Wednesday, January 7, 2015

My New Favorite Side Dish

My last post was about Christmas, and now Christmas is officially over.  All 12 days are gone.

Do you celebrate Epiphany/Little Christmas?  I don't, but I'm beginning to wish I did.  I love Christmas.  I love the festive feel.  I think that feeling tends to fade for most people as soon as the New Year's Eve hangover wears off.  Even though many homes and public areas keep their decorations up until January 6th, by January 1st it tends to feel stale and anticlimactic to me.  I want to keep that festive feeling going.  I like the idea of milking Christmas for all it's worth.  If you stretch out the Christmas celebration, you keep having something to look forward to. There is even a bonus because you are now allowed to put off that New Year's resolution to lose weight for a few days. 

I know some people do still celebrate Epiphany.  The bakeries in my neighborhood all sell Three Kings Cakes.  It seems to be the most important to Italians (or perhaps to all Catholics).  For Italians the mythical witch, La Befana, makes her appearance on Epiphany Eve.  This is when she gives out presents to the children of the world in atonement for not bringing a gift to the Christ Child (depending on which version of the legend you believe).  

This year I decided to do something festive for Little Christmas.  I would make a nice meal, serve wine, and try to think of something Italian inspired.

My inspiration came from my 2011 trip to Italy where on the farm we often had beans mixed with rosemary and olive oil or a big bowl of bietole, doused in olive oil, as contorni.  I also remembered my grandmother occasionally cooking "beans and greens".  It felt properly Italian to do a dish with both beans and dark greens, and Italian seemed appropriate for the last day of Christmas.

I made my dish with pancetta, onions, garlic, white chard, cannellini beans, rosemary, and pine nuts.  I think of it as a simple dish, but it was definitely a bit heavier than the foods I ate in Italy.

This is America.  I'm allowed to overload my dishes with extra ingredients!

I served this as a side dish alongside a roast chicken (which I felt would be a festive meal for a minor holiday).  I think it would do well by itself as a meal though.  The leftovers would make a perfect lunch.  There is a wonderful combination of flavors here.  You have sweetness from the onions and pine nuts, saltiness from the pancetta, mild bitterness from the chard (one thing I like about chard is that it's not overly bitter as some greens are), and a savory texture from the beans.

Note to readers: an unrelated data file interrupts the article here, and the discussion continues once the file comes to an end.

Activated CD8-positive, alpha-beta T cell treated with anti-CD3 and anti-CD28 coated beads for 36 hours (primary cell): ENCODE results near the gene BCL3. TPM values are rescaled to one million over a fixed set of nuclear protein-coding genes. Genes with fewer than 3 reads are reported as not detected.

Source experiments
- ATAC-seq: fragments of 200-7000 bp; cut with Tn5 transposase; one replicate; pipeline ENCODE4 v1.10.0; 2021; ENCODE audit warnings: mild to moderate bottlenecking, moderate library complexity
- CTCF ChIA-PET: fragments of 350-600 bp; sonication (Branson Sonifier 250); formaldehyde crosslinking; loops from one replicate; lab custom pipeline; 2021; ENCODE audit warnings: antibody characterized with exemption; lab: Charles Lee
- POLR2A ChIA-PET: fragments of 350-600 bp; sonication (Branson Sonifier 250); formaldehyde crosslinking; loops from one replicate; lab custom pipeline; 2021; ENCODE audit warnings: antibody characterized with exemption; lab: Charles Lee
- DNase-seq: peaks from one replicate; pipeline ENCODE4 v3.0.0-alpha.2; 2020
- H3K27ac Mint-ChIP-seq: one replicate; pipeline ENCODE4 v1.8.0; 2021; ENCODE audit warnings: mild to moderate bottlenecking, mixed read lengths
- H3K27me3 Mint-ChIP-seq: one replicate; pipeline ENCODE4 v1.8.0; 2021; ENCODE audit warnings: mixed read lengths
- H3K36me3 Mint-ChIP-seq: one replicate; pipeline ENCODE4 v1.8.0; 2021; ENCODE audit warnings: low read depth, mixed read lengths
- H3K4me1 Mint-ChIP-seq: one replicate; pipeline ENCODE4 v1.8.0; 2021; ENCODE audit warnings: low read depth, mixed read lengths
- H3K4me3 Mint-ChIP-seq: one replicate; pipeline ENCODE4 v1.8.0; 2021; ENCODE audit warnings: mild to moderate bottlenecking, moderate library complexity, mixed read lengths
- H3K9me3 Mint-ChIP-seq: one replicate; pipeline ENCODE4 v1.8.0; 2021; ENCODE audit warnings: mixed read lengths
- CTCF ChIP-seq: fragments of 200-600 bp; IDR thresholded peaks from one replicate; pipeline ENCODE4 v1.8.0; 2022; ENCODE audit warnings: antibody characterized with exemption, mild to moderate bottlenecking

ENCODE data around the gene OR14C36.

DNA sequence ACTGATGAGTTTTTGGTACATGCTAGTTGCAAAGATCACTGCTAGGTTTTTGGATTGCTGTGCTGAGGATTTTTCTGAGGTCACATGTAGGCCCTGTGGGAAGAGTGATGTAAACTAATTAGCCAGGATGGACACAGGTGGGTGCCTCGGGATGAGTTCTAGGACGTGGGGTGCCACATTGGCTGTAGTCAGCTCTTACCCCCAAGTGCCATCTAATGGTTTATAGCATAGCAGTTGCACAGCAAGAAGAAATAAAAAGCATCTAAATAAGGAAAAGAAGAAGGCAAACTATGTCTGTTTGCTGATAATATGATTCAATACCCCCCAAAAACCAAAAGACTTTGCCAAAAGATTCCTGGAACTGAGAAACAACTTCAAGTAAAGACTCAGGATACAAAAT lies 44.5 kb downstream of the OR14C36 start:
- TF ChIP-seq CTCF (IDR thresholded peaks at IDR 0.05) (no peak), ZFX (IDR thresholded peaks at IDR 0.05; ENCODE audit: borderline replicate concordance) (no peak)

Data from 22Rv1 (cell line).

This was so good, I hope to serve it again - and not just on holidays.  I think this side dish will make many appearances on my table in the future. 

White Beans and Chard

  • 2 oz pancetta, cut into small pieces
  • 1 Tbl olive oil
  • 1 onion, finely diced
  • 2 cloves of garlic, minced
  • 1 bunch white card, roughly chopped
  • Optional splash of wine or chicken stock
  • 1 can white beans, rinsed and drained
  • 1 tsp chopped fresh rosemary
  • 1 Tbl pine nuts, toasted
 Cook the pancetta over low heat in a large frying pan until the fat has rendered and the pancetta is crispy.  Remove the pancetta from the pan and set aside (try not to eat it all before you serve the dish).

Add the olive oil to the pan and then add the onions.  Cook until the onions are soft and transparent.  Add the garlic and cook another minute or two.

Add the chard to the pan and cook until it wilts and the stems become tender (they don't have to be totally soft though).  If you would like to add a little wine or chicken stock at this point, go right ahead.  I found the dish didn't need any extra liquid, but I did consider adding some and I think that might add to the dish a bit.

When greens are wilted stir in the beans and rosemary.  Cook over low heat until the beans are warmed through.

Toss with the pine nuts and reserve pancetta bits and serve.


Emily said...

This would be my new favorite side dish, too! It sounds amazing. Do you have a recipe you use to roast your chicken? I'm so lazy and usually just buy them already roasted at the grocery store. :/

The Short (dis)Order Cook said...

Roast chicken is easy. I think too many people make it hard. I usually do it one of two ways. I cut out the backbone (save for stock!) and flatten the chicken. I lay it on a bed of herbs and lemons and brush the outside with butter and salt so it browns. I usually roast at about 400. I have also been doing it the Thomas Keller way where you dry it really well and tie the legs together really tight and wrap the twine around the entire chicken so the wings stay tight. I salt the outside really well. Then I roast it at 450 for an hour.

Unless you really overcook it, there really is no way to do roast chicken badly. Everyone claims to have the perfect way to do it, but I have yet to tell that much of a difference in cooking methods.